BoE pressured to raise interest rates to slow down inflation

As more and more pressure is exerted upon the Bank of England’s Monetary Policy Committee to raise interest rates, many borrowers with business loans may see their monthly repayments begin to rise over the next 12 months.

The Consumer Prices Index rose last month to a new high of 3.7 per cent, nearly twice as high as the government’s 2 per cent target.  Many industry experts have been predicting that the MPC will begin to raise their 0.5 per cent base rate in an effort to reduce inflation, which could send business bank accounts further into the red through higher loan repayments.

The base rate’s record 0.5 per cent row has persisted for almost two years straight.  This has been a relief to many firms with variable rate business loans as their repayments have remained relatively low.  However amid the 20 per cent VAT increase that went into effect this month, fears abound that inflation could continue to rise.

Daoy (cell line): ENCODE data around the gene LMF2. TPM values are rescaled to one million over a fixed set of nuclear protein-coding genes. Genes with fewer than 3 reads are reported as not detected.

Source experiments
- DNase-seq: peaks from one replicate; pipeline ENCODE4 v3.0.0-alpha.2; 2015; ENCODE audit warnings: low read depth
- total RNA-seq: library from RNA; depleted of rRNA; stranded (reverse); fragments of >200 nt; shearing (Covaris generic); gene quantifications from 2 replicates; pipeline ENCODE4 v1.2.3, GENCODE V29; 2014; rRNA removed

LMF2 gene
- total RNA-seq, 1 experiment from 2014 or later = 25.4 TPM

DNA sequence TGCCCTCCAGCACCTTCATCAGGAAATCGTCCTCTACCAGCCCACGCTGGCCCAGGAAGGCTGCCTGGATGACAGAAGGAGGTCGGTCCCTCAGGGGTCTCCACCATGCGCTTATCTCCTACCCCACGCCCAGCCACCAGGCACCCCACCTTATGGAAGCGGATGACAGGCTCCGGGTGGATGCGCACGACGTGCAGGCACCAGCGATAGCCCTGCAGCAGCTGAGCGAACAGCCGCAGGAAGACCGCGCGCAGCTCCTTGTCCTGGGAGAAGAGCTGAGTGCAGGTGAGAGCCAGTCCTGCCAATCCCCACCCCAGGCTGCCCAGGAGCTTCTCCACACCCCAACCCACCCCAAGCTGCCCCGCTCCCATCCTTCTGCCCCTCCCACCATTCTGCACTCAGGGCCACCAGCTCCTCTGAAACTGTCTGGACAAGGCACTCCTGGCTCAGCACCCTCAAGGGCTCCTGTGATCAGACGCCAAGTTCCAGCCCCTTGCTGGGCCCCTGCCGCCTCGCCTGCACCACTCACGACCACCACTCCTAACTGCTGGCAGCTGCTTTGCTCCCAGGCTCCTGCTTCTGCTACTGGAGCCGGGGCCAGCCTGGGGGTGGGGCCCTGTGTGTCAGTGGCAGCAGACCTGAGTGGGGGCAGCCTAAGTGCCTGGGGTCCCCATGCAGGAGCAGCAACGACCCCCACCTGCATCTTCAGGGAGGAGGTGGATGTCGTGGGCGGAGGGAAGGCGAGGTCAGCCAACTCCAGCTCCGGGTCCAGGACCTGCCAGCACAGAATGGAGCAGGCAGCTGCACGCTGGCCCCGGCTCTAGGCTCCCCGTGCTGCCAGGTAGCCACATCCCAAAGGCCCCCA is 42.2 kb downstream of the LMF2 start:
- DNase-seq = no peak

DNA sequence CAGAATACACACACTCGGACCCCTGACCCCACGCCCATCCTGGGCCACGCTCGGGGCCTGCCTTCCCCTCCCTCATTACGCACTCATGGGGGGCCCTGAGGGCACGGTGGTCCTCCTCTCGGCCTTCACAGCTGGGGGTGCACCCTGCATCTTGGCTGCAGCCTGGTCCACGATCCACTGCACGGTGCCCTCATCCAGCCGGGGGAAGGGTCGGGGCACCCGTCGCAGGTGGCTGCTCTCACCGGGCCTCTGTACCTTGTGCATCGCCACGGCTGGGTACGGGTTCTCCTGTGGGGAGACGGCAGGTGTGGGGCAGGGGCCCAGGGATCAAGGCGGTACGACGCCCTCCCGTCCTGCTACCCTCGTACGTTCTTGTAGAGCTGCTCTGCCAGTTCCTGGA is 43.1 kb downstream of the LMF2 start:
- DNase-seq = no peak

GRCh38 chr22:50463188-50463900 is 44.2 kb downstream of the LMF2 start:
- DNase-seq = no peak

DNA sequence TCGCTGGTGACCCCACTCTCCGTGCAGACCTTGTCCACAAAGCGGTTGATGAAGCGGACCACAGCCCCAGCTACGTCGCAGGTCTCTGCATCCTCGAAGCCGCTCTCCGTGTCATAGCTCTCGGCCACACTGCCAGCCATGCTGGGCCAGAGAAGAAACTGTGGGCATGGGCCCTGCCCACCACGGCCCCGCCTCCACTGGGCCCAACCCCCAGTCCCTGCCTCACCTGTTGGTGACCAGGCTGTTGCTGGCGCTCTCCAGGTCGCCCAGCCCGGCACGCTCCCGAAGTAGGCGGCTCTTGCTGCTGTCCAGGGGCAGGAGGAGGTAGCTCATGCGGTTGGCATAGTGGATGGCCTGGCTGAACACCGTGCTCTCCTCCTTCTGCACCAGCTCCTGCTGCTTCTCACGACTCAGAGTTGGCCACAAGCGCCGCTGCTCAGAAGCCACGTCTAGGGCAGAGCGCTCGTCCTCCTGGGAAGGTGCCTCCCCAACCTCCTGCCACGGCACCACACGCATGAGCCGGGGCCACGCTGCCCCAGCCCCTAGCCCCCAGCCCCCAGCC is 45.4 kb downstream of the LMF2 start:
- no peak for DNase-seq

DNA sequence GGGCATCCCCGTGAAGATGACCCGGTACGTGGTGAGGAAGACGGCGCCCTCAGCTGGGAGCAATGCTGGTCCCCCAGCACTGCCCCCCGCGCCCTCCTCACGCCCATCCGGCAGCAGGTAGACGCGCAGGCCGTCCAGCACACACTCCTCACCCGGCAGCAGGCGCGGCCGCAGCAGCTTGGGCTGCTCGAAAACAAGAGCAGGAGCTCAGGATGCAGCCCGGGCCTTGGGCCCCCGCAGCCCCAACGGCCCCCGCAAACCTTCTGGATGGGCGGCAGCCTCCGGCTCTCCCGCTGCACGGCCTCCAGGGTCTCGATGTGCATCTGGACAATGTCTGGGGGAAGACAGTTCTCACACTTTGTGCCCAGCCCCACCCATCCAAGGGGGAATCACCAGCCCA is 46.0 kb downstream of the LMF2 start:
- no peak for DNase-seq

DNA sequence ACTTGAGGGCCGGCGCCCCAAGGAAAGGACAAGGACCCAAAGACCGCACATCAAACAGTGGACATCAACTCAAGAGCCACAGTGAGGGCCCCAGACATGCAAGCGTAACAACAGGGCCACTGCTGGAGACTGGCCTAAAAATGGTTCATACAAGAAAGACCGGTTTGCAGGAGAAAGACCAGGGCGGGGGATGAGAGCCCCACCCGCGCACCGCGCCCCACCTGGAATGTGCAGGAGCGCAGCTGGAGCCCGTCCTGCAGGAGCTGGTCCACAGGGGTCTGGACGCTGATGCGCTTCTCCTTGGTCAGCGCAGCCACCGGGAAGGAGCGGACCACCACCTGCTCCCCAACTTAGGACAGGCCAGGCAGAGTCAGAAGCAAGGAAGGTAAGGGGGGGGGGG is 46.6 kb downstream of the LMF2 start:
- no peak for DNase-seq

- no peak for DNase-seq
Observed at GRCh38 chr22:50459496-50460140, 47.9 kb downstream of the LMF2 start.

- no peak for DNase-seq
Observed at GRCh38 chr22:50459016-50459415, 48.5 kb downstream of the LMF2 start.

The inflation increase was also blamed on several different factors such as soaring air transport and fuel prices, higher utility bills, and food costs.

One industry expert commented that the BoE is encountering mounting pressure to enact a nominal interest rate hike at the very least.  This is despite the fact that such fiscal tightening would run significant risks to economic growth, the expert added.  Instead a rate hike coming from the MPC would send the message that the committee is taking proactive steps to normalise the country’s rate of inflation.

Such a decision would be a mistake however warned the British Chambers of Commerce.  A spokesperson for the organisation stated that raising interest rates should be avoided while there is a tightening in fiscal policy that can lead to individuals and businesses facing greater pressures.

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